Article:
One of the product managers core responsibilities is to effectively prioritize product features. To an outside observer this often looks like reading tea leaves. Creating a process in your organization to effectively rank product initiatives will help create transparency and avoid squeaky wheel prioritization.
I’ve collected some research on the topic below.
This first article from Karl Weigers suggests using a cost / benefit ratio to prioritize product features. I’ve used this method in the past and thought it was pretty effective.
First Things First: Prioritizing Requirements Customers are never thrilled to find out they can’t get all the features they want in release 1.0 of a new software product (at least, not if they want the features to work). However, if the development team can not deliver every requirement by the scheduled initial delivery date, the project stakeholders must agree on which subset to implement first. Any project with resource limitations has to establish the relative priorities of the requested features, use cases, or functional requirements. Prioritization helps the project manager resolve conflicts, plan for staged deliveries, and make the necessary trade-off decisions.
This next post is a little different. It advocates using the Kano Model, a method developed in Japan in the 80s to prioritize features. I’ve read that this is often used by agile teams and it is somethig we might experiment with.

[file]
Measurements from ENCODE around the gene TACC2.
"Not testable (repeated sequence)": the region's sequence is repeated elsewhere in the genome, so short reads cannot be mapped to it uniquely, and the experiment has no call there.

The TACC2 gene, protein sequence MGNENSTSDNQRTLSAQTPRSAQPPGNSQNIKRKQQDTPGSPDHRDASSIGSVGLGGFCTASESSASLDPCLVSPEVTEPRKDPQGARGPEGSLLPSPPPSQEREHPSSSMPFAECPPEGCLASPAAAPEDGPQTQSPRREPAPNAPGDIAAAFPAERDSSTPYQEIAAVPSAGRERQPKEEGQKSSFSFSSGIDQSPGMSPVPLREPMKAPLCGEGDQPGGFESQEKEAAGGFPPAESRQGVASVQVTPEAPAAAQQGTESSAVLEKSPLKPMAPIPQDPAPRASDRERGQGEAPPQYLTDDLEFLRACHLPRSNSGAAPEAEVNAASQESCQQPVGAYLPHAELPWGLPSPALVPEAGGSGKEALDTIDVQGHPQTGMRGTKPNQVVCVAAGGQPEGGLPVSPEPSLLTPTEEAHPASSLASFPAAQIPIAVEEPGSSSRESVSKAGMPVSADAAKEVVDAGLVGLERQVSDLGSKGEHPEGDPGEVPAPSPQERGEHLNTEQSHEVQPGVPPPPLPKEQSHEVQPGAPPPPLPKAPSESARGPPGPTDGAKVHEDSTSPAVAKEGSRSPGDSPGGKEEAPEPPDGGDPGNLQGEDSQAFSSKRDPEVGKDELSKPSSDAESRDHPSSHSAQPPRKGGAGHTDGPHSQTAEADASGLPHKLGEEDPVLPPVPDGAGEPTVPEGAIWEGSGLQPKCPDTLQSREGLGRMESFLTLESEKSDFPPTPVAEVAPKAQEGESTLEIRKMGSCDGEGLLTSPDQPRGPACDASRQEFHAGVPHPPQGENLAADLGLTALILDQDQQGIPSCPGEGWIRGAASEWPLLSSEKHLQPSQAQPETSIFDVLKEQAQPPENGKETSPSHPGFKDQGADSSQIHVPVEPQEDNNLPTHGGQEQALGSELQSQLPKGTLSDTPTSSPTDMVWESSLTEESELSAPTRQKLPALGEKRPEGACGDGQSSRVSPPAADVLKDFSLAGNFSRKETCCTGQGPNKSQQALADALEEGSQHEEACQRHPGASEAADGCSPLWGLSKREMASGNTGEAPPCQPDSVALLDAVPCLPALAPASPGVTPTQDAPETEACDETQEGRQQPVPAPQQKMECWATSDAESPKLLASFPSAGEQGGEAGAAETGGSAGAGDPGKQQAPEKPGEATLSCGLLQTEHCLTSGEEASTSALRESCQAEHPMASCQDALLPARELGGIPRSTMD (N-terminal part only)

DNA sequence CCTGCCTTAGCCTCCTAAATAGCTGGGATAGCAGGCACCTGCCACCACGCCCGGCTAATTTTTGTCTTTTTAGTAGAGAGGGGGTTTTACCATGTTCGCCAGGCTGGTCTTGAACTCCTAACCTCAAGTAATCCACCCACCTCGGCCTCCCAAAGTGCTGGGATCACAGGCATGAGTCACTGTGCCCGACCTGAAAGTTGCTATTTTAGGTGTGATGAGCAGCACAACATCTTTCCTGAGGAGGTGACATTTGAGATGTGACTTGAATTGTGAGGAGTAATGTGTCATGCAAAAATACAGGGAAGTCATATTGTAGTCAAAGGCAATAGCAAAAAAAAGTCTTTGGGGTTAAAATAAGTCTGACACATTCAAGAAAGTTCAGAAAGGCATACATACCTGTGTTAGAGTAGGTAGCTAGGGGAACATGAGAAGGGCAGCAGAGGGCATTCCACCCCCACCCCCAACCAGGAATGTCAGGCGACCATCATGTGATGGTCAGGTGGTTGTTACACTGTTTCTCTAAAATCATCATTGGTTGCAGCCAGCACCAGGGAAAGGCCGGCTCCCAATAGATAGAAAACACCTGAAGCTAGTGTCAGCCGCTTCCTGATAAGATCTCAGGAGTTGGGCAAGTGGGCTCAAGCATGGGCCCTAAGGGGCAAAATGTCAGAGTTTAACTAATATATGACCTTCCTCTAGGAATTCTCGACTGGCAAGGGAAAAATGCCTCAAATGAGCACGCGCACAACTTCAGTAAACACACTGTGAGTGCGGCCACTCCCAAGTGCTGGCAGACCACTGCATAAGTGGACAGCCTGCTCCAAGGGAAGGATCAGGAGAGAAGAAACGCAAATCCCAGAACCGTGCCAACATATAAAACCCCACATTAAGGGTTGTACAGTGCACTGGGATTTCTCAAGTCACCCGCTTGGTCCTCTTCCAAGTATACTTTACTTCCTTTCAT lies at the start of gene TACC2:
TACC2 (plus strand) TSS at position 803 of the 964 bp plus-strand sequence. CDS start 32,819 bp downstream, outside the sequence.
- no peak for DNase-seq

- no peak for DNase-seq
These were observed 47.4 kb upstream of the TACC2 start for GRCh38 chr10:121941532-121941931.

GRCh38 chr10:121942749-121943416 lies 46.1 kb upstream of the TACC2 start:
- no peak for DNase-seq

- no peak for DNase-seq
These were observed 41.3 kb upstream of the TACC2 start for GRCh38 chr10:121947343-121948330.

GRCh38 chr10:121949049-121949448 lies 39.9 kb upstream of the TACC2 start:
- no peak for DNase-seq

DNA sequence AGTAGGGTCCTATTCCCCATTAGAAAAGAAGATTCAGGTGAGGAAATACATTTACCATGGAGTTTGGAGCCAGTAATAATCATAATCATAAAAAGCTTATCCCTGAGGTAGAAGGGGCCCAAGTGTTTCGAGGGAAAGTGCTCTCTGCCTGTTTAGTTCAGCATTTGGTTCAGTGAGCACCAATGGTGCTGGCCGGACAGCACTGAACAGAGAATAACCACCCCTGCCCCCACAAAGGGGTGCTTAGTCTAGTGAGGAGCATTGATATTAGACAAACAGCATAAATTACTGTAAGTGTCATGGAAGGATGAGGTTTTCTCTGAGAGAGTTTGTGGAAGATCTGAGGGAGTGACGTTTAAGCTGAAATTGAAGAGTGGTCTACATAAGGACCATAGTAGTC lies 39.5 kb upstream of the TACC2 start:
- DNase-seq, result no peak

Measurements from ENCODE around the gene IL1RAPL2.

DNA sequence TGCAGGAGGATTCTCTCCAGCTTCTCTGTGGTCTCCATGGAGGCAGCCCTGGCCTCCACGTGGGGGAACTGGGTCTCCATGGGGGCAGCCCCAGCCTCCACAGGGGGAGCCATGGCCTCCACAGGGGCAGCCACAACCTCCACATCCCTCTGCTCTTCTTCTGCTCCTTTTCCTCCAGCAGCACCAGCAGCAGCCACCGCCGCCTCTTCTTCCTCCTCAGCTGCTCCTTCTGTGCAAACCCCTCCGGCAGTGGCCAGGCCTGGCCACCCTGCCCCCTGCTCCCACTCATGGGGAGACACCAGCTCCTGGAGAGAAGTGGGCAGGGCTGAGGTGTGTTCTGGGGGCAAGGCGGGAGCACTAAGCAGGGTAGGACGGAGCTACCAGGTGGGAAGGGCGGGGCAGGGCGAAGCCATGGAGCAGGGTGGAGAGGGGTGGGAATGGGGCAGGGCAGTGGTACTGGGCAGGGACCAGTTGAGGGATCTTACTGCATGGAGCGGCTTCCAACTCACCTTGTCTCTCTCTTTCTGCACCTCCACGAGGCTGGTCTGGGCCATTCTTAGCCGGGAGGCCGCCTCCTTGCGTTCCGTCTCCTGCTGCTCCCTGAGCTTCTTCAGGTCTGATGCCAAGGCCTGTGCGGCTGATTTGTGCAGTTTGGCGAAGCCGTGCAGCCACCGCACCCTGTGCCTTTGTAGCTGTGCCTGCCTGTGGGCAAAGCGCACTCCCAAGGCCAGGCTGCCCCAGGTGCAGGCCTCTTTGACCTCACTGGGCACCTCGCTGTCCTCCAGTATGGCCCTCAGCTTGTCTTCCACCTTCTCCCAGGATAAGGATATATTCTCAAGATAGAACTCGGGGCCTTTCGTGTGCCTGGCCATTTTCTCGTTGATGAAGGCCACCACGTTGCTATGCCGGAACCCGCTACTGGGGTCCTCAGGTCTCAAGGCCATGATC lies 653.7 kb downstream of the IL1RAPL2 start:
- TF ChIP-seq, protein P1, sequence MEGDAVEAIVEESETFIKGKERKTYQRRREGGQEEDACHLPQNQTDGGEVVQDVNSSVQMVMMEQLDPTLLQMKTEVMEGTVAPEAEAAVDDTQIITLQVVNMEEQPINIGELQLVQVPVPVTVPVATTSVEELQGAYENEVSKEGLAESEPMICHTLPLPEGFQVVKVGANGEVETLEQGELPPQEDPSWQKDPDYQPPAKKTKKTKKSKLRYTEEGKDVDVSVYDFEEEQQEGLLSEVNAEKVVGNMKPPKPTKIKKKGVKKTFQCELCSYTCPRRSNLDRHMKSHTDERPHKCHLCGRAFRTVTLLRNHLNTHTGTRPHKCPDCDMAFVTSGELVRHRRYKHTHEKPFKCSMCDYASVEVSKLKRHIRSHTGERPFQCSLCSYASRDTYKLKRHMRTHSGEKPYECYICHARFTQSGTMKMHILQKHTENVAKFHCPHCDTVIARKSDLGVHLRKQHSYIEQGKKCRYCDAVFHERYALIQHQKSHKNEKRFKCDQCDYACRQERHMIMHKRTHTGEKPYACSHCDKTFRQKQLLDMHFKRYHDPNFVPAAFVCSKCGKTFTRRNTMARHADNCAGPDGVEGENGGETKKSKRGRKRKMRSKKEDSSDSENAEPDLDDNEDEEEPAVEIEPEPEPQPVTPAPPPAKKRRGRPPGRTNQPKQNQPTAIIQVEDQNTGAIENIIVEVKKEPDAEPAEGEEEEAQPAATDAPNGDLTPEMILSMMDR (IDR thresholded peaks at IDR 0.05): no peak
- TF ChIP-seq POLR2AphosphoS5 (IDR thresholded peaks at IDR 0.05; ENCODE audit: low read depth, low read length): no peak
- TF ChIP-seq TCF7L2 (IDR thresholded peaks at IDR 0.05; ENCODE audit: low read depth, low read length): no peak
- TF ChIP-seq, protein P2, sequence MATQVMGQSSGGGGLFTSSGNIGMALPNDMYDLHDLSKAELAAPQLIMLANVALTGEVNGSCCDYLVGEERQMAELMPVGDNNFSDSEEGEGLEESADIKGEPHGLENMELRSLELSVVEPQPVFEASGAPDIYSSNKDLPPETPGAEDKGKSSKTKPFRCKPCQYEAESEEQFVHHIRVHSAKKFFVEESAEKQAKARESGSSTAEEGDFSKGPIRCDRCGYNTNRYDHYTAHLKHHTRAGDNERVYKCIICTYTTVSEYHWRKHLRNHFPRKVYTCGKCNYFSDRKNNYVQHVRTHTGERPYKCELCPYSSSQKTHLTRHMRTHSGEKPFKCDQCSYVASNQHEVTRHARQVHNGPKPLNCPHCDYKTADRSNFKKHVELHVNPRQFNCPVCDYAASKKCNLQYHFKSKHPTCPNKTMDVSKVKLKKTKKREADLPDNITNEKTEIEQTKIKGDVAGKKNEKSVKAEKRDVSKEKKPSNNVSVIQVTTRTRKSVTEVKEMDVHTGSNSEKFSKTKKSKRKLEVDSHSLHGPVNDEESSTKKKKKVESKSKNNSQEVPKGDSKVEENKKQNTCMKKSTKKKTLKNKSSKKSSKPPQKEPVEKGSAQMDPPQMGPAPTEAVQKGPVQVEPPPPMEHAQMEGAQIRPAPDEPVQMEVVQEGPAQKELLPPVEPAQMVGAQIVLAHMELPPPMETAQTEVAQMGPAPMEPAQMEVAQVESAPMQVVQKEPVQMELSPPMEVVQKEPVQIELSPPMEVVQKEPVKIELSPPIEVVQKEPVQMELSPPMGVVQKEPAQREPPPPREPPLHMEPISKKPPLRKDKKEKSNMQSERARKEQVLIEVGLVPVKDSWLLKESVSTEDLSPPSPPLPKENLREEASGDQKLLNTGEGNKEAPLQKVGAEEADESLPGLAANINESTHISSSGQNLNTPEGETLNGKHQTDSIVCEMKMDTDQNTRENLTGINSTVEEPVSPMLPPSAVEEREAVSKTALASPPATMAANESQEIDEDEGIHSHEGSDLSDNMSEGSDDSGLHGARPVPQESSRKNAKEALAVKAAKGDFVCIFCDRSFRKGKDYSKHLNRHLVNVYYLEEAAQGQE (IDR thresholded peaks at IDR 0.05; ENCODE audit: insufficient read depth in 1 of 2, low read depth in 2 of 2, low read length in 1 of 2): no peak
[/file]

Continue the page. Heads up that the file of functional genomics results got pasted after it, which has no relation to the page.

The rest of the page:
Leveraging the Kano Model for Optimal Results | UX Magazine The ‘Kano Model’ is used to measures customer emotional reaction to individual features. At projekt202, we’ve had great success in doing just that. Our success emerged from revisiting Kano’s original research and through trial and error. What we discovered is that it really matters how you design and perform a Kano study. It matters how you analyze and visualize the results.
Finally, @JeffLash argues against using scorecards at all. I don’t really agree with this but it’s useful to have a counter argument.
How do product managers prioritize requirements?: Ask A Good Product Manager: Your product management questions answered “I’ve known people who have tried scorecards, ranking systems, voting (see Product Development is not a democracy), but ultimately these are just ways to avoid the responsibility that product managers have to ultimately make the important decisions.”
Scorecards aren’t a way to avoid responsibility, they are a tool used to help you with one of your most important tasks – prioritizing features.
How do you go about prioritizing your product features?